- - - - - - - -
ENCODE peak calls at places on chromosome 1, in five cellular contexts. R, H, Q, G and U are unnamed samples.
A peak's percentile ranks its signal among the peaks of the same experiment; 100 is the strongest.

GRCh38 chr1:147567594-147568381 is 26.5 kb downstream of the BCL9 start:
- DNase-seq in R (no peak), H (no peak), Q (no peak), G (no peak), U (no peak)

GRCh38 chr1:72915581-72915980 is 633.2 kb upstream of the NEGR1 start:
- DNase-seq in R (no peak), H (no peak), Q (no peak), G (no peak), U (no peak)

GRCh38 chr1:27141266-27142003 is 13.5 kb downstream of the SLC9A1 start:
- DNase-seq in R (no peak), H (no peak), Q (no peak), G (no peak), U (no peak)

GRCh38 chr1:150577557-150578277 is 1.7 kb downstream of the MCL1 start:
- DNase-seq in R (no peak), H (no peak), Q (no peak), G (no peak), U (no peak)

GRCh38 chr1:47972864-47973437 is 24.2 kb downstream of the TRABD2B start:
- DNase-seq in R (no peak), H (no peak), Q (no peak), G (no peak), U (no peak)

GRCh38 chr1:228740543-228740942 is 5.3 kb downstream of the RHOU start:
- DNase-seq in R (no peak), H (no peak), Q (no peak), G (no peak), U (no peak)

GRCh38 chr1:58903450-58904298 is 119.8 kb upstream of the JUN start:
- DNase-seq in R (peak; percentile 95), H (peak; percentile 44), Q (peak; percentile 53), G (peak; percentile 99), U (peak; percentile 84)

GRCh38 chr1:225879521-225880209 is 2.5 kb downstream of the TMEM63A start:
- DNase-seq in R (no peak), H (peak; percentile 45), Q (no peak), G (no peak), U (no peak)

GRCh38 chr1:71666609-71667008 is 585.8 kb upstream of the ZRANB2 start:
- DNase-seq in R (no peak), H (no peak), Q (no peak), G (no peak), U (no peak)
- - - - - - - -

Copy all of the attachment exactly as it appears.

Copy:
ENCODE peak calls at places on chromosome 1, in five cellular contexts. R, H, Q, G and U are unnamed samples.
A peak's percentile ranks its signal among the peaks of the same experiment; 100 is the strongest.

GRCh38 chr1:147567594-147568381 is 26.5 kb downstream of the BCL9 start:
- DNase-seq in R (no peak), H (no peak), Q (no peak), G (no peak), U (no peak)

GRCh38 chr1:72915581-72915980 is 633.2 kb upstream of the NEGR1 start:
- DNase-seq in R (no peak), H (no peak), Q (no peak), G (no peak), U (no peak)

GRCh38 chr1:27141266-27142003 is 13.5 kb downstream of the SLC9A1 start:
- DNase-seq in R (no peak), H (no peak), Q (no peak), G (no peak), U (no peak)

GRCh38 chr1:150577557-150578277 is 1.7 kb downstream of the MCL1 start:
- DNase-seq in R (no peak), H (no peak), Q (no peak), G (no peak), U (no peak)

GRCh38 chr1:47972864-47973437 is 24.2 kb downstream of the TRABD2B start:
- DNase-seq in R (no peak), H (no peak), Q (no peak), G (no peak), U (no peak)

GRCh38 chr1:228740543-228740942 is 5.3 kb downstream of the RHOU start:
- DNase-seq in R (no peak), H (no peak), Q (no peak), G (no peak), U (no peak)

GRCh38 chr1:58903450-58904298 is 119.8 kb upstream of the JUN start:
- DNase-seq in R (peak; percentile 95), H (peak; percentile 44), Q (peak; percentile 53), G (peak; percentile 99), U (peak; percentile 84)

GRCh38 chr1:225879521-225880209 is 2.5 kb downstream of the TMEM63A start:
- DNase-seq in R (no peak), H (peak; percentile 45), Q (no peak), G (no peak), U (no peak)

GRCh38 chr1:71666609-71667008 is 585.8 kb upstream of the ZRANB2 start:
- DNase-seq in R (no peak), H (no peak), Q (no peak), G (no peak), U (no peak)